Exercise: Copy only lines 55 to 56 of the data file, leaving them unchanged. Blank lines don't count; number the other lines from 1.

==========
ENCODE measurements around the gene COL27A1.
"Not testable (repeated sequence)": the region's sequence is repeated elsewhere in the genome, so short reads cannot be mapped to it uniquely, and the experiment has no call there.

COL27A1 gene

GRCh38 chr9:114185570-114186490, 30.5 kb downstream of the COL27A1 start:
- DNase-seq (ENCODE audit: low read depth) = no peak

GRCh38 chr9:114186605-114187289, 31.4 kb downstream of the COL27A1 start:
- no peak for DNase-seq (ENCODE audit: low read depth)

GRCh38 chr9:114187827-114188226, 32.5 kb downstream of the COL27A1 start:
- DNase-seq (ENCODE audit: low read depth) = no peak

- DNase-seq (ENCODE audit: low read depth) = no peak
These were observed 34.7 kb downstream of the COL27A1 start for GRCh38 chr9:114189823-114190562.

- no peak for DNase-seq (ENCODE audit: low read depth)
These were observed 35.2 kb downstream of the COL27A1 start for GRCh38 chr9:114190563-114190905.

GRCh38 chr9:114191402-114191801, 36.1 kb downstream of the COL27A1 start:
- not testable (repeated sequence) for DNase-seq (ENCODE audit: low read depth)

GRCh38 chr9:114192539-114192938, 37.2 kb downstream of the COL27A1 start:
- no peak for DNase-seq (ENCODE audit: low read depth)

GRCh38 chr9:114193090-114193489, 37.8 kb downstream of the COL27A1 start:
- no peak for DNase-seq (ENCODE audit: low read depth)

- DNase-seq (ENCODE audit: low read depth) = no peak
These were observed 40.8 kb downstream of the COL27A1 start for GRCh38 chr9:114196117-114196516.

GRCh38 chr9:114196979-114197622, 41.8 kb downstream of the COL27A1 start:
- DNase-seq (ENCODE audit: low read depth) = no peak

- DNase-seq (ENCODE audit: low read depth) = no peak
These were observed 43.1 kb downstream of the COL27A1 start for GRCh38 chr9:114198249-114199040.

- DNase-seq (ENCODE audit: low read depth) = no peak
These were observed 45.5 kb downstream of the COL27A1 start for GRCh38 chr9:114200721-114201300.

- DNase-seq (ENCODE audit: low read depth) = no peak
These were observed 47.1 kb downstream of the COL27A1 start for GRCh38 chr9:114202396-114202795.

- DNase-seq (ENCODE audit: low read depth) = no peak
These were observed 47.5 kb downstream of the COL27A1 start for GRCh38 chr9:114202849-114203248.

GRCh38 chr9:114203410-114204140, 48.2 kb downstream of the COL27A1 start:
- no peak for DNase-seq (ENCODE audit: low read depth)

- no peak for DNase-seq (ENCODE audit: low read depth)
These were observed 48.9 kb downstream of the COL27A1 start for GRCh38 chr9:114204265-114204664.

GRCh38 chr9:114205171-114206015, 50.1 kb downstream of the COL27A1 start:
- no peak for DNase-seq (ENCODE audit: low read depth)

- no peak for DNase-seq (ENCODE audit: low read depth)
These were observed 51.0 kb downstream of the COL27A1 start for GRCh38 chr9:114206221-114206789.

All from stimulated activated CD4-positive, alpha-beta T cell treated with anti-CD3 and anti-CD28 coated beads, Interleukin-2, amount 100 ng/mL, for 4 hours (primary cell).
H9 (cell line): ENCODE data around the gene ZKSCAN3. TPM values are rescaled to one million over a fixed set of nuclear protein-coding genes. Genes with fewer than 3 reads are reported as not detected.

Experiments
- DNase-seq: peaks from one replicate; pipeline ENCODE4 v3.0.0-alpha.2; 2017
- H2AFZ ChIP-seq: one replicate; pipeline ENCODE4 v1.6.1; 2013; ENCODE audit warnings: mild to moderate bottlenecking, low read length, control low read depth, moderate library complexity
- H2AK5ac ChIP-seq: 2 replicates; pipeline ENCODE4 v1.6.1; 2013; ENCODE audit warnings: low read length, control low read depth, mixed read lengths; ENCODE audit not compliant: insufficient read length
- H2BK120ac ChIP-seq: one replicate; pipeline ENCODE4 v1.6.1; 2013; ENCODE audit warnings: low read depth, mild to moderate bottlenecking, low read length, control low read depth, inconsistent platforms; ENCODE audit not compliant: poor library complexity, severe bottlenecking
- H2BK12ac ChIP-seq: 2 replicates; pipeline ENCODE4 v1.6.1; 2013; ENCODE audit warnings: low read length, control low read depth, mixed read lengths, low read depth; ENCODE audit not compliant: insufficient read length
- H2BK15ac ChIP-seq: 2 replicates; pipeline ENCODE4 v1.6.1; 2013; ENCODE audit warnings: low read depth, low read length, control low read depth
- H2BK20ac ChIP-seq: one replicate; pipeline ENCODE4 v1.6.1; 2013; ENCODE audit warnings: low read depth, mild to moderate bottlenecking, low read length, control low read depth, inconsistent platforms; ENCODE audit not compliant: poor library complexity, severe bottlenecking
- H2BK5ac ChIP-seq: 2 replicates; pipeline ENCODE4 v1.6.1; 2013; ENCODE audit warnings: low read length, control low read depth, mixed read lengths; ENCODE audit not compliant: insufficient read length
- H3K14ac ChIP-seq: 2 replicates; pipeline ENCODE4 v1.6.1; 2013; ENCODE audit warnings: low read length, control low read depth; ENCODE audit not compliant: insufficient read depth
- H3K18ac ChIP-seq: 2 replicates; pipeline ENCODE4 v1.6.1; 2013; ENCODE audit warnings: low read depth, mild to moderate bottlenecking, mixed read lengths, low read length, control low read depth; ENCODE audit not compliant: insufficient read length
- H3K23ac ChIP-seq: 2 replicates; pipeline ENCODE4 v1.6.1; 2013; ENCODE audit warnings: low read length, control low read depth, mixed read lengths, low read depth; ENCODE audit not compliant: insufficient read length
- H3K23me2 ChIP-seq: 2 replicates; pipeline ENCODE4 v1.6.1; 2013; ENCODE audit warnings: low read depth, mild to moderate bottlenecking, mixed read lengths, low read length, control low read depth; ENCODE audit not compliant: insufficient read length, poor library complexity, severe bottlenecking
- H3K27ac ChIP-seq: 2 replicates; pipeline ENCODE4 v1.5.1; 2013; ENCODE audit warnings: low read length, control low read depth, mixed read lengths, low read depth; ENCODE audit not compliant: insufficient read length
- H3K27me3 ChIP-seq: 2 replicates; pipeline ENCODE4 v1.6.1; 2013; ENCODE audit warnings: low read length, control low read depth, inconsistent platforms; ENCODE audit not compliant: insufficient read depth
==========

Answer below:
- H3K27ac ChIP-seq: 2 replicates; pipeline ENCODE4 v1.5.1; 2013; ENCODE audit warnings: low read length, control low read depth, mixed read lengths, low read depth; ENCODE audit not compliant: insufficient read length
- H3K27me3 ChIP-seq: 2 replicates; pipeline ENCODE4 v1.6.1; 2013; ENCODE audit warnings: low read length, control low read depth, inconsistent platforms; ENCODE audit not compliant: insufficient read depth